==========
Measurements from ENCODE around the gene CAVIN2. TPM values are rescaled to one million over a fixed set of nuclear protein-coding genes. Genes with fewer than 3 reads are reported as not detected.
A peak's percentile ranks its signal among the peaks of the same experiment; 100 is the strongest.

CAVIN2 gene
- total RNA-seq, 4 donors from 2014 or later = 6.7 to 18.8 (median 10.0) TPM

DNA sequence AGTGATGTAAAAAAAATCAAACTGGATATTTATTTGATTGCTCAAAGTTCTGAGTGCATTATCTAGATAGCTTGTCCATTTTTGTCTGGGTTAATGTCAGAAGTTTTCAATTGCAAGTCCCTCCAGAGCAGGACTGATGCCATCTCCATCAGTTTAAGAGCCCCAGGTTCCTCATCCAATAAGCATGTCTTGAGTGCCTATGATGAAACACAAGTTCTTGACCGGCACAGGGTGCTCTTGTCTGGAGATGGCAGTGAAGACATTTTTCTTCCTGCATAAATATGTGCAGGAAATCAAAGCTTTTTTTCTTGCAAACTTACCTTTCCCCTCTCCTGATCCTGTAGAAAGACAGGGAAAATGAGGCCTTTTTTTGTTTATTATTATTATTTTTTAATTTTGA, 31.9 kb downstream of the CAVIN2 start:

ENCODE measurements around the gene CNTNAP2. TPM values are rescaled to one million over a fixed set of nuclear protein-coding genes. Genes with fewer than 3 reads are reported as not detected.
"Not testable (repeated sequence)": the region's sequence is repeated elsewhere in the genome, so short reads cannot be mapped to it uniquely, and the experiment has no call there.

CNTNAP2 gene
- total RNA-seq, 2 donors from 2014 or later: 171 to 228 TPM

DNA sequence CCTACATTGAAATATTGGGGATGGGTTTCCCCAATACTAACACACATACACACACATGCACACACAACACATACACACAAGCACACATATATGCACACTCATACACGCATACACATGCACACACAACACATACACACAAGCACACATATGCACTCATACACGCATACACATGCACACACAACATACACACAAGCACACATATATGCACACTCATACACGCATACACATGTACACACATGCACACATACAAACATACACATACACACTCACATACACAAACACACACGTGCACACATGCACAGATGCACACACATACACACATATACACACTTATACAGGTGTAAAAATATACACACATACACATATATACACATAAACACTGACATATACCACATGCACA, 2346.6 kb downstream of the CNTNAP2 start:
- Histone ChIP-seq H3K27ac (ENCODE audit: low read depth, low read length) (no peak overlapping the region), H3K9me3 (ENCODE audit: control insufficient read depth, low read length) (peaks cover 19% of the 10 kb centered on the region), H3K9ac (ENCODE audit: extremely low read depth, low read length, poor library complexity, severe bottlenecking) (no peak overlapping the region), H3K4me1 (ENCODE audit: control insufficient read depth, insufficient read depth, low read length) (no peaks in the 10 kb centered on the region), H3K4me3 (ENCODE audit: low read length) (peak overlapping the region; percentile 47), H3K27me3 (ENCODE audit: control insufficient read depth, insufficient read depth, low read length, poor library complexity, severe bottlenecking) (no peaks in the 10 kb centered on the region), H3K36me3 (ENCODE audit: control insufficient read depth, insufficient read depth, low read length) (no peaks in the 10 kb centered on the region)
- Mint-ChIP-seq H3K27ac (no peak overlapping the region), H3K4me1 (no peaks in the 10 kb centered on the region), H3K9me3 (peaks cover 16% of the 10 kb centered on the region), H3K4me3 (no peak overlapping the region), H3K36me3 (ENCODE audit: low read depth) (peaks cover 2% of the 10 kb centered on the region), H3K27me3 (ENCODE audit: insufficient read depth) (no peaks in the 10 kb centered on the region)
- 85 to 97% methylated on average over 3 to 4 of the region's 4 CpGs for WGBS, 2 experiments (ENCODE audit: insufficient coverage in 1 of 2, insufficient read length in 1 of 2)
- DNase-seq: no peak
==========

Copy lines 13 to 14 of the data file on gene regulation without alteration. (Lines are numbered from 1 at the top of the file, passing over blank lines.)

- 85 to 97% methylated on average over 3 to 4 of the region's 4 CpGs for WGBS, 2 experiments (ENCODE audit: insufficient coverage in 1 of 2, insufficient read length in 1 of 2)
- DNase-seq: no peak